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A pseudo-Argyll Robertson pupil is a neurological sign indicating a normal near reflex but the absence of a light reflex (light-near dissociation), a lack of miosis, and pupil irregularity. It has been reported in patients with diabetes mellitus, multiple sclerosis, Wernicke’s encephalopathy, sarcoidosis, tumours, and haemorrhage.1 Although the appearance of pseudo-Argyll Robertson pupil is very similar to Holmes-Adie pupil, the first is distinguishable from the second by the location of lesions and pharmacological response. The responsible lesion in pseudo-Argyll Robertson pupil is in the central region, whereas that of Holmes-Adie pupil is peripheral. Dilute pilocarpine constricts the pupils of patients with Holmes-Adie pupil, but it is not effective in patients with pseudo-Argyll Robertson pupil. We present a patient with spinocerebellar ataxia type 1 (SCA1) and her asymptomatic younger brother who both exhibited pseudo-Argyll Robertson pupil.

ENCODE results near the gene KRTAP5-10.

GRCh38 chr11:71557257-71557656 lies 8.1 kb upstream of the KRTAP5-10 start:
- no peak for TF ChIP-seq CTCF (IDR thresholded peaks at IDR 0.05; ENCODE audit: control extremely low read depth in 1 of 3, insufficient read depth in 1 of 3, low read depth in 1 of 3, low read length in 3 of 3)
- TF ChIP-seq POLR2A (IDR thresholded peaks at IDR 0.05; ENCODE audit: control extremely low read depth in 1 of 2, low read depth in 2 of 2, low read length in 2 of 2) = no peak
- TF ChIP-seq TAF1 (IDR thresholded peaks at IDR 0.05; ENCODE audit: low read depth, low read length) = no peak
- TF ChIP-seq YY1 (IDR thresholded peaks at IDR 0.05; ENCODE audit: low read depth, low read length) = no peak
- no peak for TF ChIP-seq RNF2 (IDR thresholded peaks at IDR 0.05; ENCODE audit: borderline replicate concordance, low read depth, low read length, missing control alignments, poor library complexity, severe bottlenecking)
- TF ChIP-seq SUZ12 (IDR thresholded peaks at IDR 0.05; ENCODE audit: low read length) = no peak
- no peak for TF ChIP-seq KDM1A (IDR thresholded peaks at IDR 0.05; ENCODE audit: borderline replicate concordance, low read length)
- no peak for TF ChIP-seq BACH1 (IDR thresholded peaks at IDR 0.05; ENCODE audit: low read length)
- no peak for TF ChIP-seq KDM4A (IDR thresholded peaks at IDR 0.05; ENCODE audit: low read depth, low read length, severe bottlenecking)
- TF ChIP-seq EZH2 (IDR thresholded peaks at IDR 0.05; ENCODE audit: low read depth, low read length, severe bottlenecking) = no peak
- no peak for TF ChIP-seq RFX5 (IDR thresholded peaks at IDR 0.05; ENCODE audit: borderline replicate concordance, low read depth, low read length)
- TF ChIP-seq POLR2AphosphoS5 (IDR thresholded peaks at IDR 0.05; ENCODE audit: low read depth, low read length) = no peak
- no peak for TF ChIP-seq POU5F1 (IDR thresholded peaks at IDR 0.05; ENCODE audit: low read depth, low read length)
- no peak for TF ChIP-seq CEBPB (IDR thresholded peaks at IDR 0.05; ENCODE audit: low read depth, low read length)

Patient 1 was a 21 year old woman who complained of gait instability in 1996. Thereafter, she noticed difficulties in speech and in the fine movement of her hands. Her mother had had gait disturbance since her 20s and died of pneumonia at the age of 35. The condition of our patient deteriorated gradually, and she was admitted to our hospital in April, 1997. Neurological examination showed bilateral mydriasis (7.0 mm in diameter) and light-near dissociation (figure). Although the light reflex was absent, the near reflex was normal. The extraocular movements were saccadic and the upper gaze of both eyes was slightly limited. Optokinetic nystagmus was absent. Her tongue showed atrophy and fasciculation. The distal muscles of the limbs were slightly weak, although muscle tone was normal. The deep tendon reflexes were augmented in her upper and lower limbs. Babinski’s and Chaddock’s signs were positive on both sides. The sensory system was normal. Her speech was ataxic; slight limb ataxia was detected in the limbs; and her gait was wide based and ataxic. Blood and urine laboratory findings were normal. Her pupils reacted to 1% pilocarpine, but not to 0.2% pilocarpine. Brain MRI showed remarkable atrophy of the cerebellum and a slight atrophy of the pontine tegmentum.99mTechnetium-hexamethylpropyleneamine oxime (99mTc-HMPAO) SPECT disclosed a hypoperfusion of the cerebellar vermis, pons, and basal ganglia.